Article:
If you're a fan of the books you will notice a lot of differences between the book and the movie, but at the same time, they do manage to keep a lot in. As I was mentioning to the friend I saw the movie with, they get from point A to point B like the books, but they just have a different way of getting there. For instance, in the book Dumbledore goes to Harry's Aunt and Uncle's house to pick him up. In the movie, he finds Harry in a diner. Would I have liked to have seen the entire sequence at the Dursley's? Of course, but then again, I'd like this movie to be about 6 hours long. When Ron and Lavender get together, it's because Lavender basically throws herself at him. In the book of course, Ron runs to Lavender's open arms because he's pissed off that everyone has already snogged someone and he hasn't. I thought on the whole, the movie did a good job in keeping with the book's storyline even if it went off track once or twice. There is a scene that was added specifically for the film, where the Death Eaters attack The Burrow. It was added in to show that Harry wasn't safe anywhere. I'm not sure what that does for the rest of the films but it added some good action to the middle of the movie.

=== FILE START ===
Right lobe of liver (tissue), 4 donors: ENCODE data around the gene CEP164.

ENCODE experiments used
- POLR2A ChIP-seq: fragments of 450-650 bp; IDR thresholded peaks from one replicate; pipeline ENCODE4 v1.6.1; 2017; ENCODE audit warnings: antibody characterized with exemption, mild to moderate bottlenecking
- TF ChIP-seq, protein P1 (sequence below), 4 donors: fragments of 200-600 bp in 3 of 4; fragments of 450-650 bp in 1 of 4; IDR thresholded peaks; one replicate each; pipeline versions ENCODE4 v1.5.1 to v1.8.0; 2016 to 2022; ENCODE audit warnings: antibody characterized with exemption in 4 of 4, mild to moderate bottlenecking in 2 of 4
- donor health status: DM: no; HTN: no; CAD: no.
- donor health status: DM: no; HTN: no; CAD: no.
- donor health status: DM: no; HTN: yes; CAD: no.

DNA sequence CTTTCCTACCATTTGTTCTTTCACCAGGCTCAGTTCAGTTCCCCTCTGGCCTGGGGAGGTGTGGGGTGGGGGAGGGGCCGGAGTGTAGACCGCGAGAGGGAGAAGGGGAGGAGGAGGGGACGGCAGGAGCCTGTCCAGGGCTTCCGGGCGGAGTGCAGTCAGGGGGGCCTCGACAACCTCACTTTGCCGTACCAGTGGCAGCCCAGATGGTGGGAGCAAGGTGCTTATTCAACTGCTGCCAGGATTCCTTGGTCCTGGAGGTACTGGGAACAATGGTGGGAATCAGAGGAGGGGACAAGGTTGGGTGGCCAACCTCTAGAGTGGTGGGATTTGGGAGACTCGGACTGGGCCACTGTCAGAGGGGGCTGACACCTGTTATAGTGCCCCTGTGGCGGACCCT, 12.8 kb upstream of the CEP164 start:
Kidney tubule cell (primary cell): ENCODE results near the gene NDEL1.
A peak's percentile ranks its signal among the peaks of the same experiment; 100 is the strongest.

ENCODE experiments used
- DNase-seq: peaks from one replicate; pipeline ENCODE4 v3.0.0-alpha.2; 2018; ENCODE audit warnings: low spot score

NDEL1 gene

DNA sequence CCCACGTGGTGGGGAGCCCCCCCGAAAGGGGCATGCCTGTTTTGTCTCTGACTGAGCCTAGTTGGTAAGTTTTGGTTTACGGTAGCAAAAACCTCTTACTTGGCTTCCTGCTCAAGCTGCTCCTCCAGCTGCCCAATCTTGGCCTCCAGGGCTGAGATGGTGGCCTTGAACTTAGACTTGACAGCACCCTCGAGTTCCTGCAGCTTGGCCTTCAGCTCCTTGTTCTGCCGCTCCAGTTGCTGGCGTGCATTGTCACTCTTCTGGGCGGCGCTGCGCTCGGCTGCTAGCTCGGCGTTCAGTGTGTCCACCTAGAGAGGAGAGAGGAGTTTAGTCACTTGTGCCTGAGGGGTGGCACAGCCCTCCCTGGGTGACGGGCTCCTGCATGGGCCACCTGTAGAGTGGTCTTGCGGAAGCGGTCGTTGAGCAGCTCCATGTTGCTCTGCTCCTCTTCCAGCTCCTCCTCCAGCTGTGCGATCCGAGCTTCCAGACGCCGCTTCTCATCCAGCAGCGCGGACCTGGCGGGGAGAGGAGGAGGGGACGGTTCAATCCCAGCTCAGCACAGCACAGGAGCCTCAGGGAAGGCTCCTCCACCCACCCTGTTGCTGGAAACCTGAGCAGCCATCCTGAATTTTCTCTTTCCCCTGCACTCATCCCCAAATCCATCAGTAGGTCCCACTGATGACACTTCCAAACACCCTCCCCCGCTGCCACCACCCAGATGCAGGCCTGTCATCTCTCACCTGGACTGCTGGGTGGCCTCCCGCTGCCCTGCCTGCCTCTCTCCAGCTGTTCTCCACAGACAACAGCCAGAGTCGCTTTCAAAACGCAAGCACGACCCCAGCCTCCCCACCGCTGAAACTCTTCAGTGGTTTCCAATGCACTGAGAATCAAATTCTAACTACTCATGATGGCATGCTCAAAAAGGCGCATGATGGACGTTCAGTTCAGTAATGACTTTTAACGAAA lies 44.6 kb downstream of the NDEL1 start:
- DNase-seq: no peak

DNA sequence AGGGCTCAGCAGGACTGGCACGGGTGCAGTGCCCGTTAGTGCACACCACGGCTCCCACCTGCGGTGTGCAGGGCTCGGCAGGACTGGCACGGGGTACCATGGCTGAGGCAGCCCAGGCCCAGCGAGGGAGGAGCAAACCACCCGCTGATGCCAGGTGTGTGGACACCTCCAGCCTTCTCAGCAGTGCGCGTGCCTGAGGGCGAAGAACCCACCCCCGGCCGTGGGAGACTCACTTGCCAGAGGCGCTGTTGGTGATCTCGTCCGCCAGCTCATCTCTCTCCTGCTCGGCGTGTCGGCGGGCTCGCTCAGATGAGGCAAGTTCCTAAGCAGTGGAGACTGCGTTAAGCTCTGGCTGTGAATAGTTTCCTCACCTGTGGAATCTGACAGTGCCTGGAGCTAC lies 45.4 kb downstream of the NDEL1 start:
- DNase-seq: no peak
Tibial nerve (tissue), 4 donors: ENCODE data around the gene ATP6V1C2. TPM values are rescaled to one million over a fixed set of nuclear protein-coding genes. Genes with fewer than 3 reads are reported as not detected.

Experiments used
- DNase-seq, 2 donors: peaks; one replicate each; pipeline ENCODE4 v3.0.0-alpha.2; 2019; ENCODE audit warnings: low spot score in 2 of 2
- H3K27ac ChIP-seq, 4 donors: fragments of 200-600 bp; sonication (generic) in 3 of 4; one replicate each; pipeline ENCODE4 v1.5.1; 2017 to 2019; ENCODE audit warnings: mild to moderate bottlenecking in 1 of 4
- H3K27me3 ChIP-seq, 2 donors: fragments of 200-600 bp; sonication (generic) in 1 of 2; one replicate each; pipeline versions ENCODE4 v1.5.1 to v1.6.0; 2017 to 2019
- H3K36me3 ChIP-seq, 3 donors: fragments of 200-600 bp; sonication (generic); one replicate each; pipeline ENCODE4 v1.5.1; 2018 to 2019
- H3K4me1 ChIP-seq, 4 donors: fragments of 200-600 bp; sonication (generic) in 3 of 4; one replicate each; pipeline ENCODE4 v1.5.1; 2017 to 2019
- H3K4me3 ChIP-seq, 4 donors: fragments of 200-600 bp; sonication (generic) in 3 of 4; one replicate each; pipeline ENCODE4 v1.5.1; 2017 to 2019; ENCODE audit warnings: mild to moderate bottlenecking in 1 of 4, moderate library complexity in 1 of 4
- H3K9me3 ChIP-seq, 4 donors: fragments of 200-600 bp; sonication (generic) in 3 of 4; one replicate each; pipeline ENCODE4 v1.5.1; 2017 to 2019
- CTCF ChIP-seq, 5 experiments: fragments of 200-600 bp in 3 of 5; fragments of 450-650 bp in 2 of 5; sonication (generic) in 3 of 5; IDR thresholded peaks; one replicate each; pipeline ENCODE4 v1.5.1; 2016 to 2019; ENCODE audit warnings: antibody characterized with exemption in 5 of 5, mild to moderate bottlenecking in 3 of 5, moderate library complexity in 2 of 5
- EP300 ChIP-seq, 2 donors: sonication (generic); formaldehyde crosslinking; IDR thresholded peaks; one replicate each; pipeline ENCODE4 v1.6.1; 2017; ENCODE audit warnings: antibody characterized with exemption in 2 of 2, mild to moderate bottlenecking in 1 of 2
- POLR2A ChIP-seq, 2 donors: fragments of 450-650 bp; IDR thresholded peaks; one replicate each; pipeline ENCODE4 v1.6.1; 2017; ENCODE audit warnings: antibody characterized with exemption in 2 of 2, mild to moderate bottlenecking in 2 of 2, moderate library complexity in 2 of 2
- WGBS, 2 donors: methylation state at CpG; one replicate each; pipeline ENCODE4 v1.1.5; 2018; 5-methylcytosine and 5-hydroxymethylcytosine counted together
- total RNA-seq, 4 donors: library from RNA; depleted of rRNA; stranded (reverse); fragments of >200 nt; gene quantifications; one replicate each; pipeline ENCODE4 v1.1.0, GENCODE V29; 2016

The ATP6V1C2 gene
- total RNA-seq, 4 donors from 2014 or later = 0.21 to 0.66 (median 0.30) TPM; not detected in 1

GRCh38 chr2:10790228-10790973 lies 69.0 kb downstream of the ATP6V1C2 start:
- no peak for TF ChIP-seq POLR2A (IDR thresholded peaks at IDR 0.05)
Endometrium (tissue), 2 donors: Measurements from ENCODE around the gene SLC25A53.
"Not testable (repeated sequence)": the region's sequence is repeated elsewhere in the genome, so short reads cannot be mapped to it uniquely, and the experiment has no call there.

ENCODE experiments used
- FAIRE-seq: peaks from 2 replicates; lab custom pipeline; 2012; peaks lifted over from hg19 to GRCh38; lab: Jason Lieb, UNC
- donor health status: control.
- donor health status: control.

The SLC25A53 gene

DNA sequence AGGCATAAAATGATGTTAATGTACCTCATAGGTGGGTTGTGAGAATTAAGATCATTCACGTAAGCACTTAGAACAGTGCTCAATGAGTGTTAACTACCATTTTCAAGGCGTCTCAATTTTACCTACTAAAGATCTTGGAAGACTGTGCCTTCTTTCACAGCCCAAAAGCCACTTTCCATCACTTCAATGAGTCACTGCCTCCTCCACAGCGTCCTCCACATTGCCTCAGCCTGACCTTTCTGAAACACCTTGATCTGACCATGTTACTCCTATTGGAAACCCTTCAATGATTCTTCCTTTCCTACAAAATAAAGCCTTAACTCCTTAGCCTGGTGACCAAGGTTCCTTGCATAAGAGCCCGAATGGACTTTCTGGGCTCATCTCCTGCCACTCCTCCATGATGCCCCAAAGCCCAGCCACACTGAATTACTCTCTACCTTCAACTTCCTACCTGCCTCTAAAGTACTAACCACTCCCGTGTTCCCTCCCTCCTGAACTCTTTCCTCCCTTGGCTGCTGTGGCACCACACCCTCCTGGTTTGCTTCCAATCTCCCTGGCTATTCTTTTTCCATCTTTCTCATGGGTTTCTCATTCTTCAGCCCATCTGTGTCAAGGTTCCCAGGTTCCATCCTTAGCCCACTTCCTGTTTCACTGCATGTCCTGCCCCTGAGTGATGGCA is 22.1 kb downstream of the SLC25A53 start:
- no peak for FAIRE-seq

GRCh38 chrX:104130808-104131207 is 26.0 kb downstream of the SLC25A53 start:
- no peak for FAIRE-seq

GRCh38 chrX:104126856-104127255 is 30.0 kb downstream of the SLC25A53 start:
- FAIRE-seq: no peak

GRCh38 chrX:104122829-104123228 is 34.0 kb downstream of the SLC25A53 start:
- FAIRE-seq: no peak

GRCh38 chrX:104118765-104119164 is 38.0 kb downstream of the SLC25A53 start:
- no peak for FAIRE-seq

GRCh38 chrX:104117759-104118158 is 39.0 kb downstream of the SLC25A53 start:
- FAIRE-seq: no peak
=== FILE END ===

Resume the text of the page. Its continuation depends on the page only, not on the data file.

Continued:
Speaking of action, there really wasn't much in the film. This film could really be classified more as a drama with some action and comedic sequences. It really is a moody film and mostly about relationships. Harry and Ginny, Ron and Hermione, Harry and Dumbledore, Snape and Dumbledore, Harry and Malfoy, Harry and Hermione... the movie spends a lot of time examining how everyone interacts with each other and how important relationships are. Although we know and love all these characters, we always saw them more in the context of fighting Voldemort. And we also saw all of them more with how they related to Harry. Here, for the first time, the secondary characters really get their due. Malfoy especially gets front and center treatment as his story line is shown a lot more than in the books. Since Harry Potter is in the title of all the books and movies, he's obviously the most important person there is, but when you're reading the books, all the other characters have stories that don't make it into the film. I was happy here for instance to see Ron's stint on the Quidditch team was shown, including his battle against Cormac McLaggen = both for the Keeper position and for Hermione's heart. Ginny's character also stepped up more in this film, making her almost on equal footing with the big three of Harry, Ron and Hermione. The filmmakers did a really good job packing a lot in to the 153 minute running time.